The Things I Carried

I am torn.
Split down the length of my spine, a gaping hole
From the weight of all the things I’ve carried.
The accumulated mass of all the things I thought I was supposed to be.
The layer of expectations and responsibilities that came with my body parts;
The fear, the shame, the unspoken things.
Then I added the armor I thought I needed to combat these unfair truths,
But only pulled them in closer when I piled my weaponry on the clefts of my shoulders,
A shield of indifference, a sword of rage, a helmet without holes to see or breathe.
Then I laced up my family’s hopes and dreams, the burden of my parents’ only legacy, and strung the knapsack of all these things across my back.
I gathered the contingencies that came with my upbringing and the color of my skin and strapped them around my waist.
I looked down upon the great expanse of our history, realizing it was impossible to carry it all, And could only bring myself to pick up the smallest pieces to shove in my pockets.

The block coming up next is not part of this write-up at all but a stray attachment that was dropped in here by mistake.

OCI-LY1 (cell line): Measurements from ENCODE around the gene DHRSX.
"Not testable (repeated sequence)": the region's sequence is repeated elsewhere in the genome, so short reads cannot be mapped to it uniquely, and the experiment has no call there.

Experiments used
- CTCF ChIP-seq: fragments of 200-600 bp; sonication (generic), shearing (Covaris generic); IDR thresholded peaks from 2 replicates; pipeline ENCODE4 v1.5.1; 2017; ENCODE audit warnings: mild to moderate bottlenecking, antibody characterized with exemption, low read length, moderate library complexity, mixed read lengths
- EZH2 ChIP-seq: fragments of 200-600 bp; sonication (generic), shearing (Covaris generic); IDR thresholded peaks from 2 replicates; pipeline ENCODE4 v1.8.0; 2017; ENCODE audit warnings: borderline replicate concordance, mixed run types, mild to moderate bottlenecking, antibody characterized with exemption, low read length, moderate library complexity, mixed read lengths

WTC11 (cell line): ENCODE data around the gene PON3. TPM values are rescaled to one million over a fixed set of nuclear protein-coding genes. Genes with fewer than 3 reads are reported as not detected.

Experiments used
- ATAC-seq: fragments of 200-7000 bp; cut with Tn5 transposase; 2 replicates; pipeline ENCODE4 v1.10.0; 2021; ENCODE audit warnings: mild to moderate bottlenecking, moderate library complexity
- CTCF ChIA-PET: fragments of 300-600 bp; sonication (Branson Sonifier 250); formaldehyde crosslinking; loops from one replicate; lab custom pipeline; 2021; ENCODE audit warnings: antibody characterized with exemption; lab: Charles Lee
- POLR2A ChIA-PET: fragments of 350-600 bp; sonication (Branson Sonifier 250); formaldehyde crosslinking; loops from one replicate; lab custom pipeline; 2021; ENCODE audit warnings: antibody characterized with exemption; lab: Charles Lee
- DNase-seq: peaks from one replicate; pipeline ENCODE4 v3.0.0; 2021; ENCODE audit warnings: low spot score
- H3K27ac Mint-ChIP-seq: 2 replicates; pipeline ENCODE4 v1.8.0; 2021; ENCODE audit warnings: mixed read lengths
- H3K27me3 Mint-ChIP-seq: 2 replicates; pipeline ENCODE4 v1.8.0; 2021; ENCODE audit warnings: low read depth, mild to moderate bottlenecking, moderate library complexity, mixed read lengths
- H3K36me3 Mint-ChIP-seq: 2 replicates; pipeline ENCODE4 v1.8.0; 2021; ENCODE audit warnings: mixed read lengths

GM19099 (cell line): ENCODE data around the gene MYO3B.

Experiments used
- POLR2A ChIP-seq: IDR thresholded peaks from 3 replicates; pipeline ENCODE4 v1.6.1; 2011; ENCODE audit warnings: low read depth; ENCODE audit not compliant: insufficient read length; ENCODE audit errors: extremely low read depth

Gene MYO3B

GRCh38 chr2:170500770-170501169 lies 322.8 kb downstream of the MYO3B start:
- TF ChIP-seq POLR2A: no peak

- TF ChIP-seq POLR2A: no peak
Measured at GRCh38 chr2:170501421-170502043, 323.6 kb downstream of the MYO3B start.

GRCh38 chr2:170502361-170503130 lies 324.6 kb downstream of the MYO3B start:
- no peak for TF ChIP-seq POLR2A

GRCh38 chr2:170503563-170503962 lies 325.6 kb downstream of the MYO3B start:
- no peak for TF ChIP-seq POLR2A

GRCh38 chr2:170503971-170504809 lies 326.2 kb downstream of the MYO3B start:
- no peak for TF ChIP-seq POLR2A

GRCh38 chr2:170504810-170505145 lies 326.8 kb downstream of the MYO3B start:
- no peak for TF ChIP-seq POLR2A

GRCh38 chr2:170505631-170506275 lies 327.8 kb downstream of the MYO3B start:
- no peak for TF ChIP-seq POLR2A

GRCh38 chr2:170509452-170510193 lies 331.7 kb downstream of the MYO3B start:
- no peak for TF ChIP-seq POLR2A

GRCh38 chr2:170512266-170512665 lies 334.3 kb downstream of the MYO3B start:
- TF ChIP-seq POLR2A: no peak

I took my brown dilapidated backpack, stuffed it with all my knowledge and promise,
Threw in what I thought it meant to be loved, to be important, to be whole, along with the better of my destructive tendencies, and pulled my arms through its straps.
I stood hunched, knees shaking, as I picked up my final brunt to bear.
A small medallion, that I wore like a crucifix, containing all my regret and guilt;
Somehow I had managed to possess it in such a small space, but its weight increased with each passing day.

But all of it was too much.

The things I carried brought me crashing down into the dirt, and because I had so thoroughly fused them to my bones, they tore me open.
So I lay on my belly, grinding the dirt between my fists , cursing whatever god would make me carry all this weight.

Then you came along, cutting away the things I carried, discarding those I would no longer need, and gently piled those I would.

And you got down beside me in the dirt, on your belly, and told me you would wait

Until I was no longer torn.